"He studied many aspects of tropical-forest ecosystems to learn about how forests should be managed to keep them intact and to maintain the goods and services that the Puerto Rican people obtain from their tropical forests," said Arthur H. Johnson, the interim chair who replaced Dr. Scatena at Penn. "One of the things they need is water, and the mountains in the east are the water supply," Johnson said. Dr. Scatena's work, he said, centered on one of the few American tropical areas under study, and the loss of his leadership in that effort will leave a void. "He cannot be replaced one for one," Johnson said. "We've lost a companion, a scientist, and a very good person."
He also served in the Peace Corps in Malawi in 1982 and in the Dominican Republic from 1977 to 1979, helping with the development and management of water resources.
He was born in Kentfield, Calif., and earned a bachelor's degree in geology in 1977 from San Francisco State University. His senior thesis was about a computer program for studying minerals. He earned a master's degree in 1982 from Wesleyan University. His thesis there tracked patterns of particle movement in the Connecticut River estuary. In 1987, he earned a doctorate from the Department of Geography and Environmental Engineering at Johns Hopkins University. His doctoral thesis was on sediment delivery in suburban watersheds.
Over the last 20 years, Dr. Scatena was adviser or coadviser to several dozen students as they pursued master's degrees and doctorates in universities across the country and in Europe. The grants for these projects united many universities and investigators, and that is how Dr. Scatena became involved at Penn. He wrote or cowrote 82 peer-reviewed articles and edited or contributed to many other books, book chapters, and articles. "He used all his smarts with a great deal of energy," Johnson said, "which he brought to everything."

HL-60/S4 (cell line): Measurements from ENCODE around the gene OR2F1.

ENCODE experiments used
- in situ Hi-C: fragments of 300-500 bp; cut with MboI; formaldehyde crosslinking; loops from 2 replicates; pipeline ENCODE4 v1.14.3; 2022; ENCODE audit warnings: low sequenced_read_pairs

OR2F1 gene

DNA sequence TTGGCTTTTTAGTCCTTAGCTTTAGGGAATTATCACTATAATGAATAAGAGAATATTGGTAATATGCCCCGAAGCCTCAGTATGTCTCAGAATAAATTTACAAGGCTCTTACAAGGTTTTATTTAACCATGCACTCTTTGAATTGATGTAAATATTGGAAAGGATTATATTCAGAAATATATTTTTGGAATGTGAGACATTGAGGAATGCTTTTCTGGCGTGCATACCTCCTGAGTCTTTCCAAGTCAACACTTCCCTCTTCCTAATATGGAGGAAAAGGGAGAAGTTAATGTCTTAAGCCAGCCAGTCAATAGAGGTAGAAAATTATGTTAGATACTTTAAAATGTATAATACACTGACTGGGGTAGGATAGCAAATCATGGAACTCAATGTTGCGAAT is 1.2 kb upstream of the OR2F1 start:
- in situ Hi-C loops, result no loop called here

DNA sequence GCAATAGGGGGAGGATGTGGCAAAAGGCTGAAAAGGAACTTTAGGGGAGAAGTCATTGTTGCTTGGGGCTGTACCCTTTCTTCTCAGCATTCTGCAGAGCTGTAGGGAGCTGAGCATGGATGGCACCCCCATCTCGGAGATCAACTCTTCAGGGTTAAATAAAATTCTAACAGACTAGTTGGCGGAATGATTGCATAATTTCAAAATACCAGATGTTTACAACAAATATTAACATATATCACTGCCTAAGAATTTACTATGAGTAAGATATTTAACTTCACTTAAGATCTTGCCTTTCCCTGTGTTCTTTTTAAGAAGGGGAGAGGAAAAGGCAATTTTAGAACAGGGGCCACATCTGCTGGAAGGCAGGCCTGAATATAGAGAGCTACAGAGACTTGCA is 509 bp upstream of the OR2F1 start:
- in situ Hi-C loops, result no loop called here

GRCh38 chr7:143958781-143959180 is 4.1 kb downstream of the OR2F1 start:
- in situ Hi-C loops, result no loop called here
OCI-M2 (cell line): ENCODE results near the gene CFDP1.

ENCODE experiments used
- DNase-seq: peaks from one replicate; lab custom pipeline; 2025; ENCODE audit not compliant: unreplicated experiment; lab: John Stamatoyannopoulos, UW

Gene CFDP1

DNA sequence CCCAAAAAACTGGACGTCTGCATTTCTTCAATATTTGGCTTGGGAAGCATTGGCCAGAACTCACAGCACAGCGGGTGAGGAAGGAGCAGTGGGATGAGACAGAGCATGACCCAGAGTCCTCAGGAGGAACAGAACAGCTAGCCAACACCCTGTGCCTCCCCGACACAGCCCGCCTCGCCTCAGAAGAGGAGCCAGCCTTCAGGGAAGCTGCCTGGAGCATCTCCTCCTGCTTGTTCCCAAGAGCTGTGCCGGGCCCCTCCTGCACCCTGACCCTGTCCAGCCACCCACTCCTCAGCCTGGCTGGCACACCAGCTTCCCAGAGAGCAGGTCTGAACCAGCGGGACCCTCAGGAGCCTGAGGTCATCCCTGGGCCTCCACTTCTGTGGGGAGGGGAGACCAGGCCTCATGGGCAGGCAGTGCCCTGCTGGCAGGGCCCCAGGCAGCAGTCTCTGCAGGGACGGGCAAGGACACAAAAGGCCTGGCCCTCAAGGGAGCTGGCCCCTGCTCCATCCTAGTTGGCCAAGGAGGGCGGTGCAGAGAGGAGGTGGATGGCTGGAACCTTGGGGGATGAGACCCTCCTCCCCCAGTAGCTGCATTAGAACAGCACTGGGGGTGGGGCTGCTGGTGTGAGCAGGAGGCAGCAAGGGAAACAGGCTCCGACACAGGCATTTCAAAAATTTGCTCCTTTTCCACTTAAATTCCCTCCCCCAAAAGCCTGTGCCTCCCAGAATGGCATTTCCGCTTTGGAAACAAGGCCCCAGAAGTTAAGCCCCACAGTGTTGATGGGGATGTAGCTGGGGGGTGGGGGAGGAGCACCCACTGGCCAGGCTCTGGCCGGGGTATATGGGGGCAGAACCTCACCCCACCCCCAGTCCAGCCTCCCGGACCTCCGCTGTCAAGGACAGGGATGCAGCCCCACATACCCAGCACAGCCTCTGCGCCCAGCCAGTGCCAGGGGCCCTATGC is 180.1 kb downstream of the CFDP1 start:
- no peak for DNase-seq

Dr. Scatena was given the Penn dean's award for mentorship of undergraduate research in 2007; was cited in 2002 by the International Institute of Tropical Forestry, Puerto Rico; and received six certificate of merit awards from the Forest Service for superior work in the 1990s on overseas projects.
Dr. Scatena and his wife of 23 years, Madelain Romero-Fresneda, met through work. "He was a loving, caring man and father," she said. Surviving, in addition to his wife, are a son, Sebastian; a daughter, Laura; and a grandson. Dr. Scatena donated his body to science. A memorial service is being planned for the spring. Donations may be made to the Santa Ana Environmental Education Center, Natural History Society of Puerto Rico, Box 361036, San Juan, Puerto Rico 00936. Memo line of checks should read "CASA fund in memory of Frederick N. Scatena III."